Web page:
Info 2950. Prof. Carla Gomes [email protected] Module Logic (part 1) Rosen, Chapter 1 . Logic in general. Logics are formal languages for formalizing reasoning, in particular for representing information such that conclusions can be drawn A logic involves:
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Original motivation: Early Greeks, settle arguments based on
purely rigorous (symbolic/syntactic) reasoning starting from a given
set of premises. “Reasoning based on form, content.”
Feature 1: BatIsOk (True or False)
Feature 2: BlockLiftable (True or False)
Feature 3: RobotMoves (True or False)
Propositional symbol (atom)
Examples: P, Q, R, BlockIsRed, SeasonIsWinter
Given w1 and w2 wffs:
(w1 w2) (conjunction)
(w1 w2) (disjunction)
(w1 w2) (implication; w1 is the antecedent;
w2 is the consequent)
(w1 w2) (biconditional)
Examples of wffs
This is not a wff!
Note that a proposition can be False!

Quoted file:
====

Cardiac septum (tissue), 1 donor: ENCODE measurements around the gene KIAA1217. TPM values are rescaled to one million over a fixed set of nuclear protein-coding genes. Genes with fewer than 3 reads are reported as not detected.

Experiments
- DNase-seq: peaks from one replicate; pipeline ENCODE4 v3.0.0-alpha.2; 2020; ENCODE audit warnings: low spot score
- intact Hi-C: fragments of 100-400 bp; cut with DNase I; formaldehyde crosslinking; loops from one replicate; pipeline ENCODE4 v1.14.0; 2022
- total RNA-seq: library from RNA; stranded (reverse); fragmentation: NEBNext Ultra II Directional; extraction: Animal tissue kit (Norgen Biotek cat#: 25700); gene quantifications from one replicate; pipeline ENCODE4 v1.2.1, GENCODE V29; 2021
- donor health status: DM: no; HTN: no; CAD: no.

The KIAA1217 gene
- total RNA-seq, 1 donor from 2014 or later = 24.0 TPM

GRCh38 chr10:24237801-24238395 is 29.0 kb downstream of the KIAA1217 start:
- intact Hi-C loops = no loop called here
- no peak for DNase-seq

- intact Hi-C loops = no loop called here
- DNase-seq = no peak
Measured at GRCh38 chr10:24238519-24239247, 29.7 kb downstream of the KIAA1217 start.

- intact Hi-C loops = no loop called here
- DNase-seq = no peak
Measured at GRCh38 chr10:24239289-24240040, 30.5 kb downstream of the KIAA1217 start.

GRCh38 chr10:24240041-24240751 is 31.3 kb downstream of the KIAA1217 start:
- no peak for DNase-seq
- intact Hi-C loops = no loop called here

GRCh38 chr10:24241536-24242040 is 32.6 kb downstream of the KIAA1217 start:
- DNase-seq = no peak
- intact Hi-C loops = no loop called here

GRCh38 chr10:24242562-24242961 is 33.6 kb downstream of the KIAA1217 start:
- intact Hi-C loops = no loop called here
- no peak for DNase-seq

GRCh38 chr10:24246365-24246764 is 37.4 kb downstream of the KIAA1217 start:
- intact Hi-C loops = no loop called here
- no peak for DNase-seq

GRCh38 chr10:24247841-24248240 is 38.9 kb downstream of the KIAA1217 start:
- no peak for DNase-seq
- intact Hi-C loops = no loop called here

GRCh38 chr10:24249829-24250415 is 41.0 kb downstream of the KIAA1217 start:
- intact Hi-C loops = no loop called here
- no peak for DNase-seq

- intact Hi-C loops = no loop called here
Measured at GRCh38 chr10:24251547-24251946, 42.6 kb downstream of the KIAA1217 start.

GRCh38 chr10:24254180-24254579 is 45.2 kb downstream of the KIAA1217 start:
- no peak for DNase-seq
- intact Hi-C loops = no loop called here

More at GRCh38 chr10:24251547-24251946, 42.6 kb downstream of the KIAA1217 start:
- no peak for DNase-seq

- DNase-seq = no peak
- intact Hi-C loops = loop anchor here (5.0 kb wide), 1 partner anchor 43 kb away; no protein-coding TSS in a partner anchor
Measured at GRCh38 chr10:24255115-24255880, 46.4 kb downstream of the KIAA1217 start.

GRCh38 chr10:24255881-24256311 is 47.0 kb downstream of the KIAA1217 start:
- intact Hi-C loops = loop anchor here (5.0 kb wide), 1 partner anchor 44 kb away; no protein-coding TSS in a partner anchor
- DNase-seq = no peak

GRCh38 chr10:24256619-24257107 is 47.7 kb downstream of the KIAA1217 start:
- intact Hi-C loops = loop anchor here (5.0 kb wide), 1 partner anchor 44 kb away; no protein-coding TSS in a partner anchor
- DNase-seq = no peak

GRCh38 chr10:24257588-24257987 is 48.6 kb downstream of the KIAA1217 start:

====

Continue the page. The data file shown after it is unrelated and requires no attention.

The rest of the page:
We might associate the atom (just a symbol!) BlockIsRed with the proposition: “The block is Red”, but we could also associate it with the proposition “The table is round” even though this would be quite confusing…
BlockIsRed has value True just in the case the block is red; otherwise BlockIsRed is False. (Aside: computers manipulate symbols. The string “BlockIsRed” does not “mean” anything to the computer. Meaning has to come from how to come from …
relations to other symbols and the “external world”.
How can a computer / robot obtain the meaning ``The block is Red’’?
The fact that computers only “push around symbols” led to quite a bit of confusion in the early days or Artificial Intelligence, Robotics, and natural language understanding. Need: “Symbol Grounding”.
Truth table for connectives
Given the values of atoms under some interpretation, we can use a truth table to compute the value for any wff under that same interpretation; the truth table establishes the semantics (meaning) of thepropositional connectives. (“Compositional semantics.”)
We can use the truth table to compute the value of any wff given the values of the constituent atom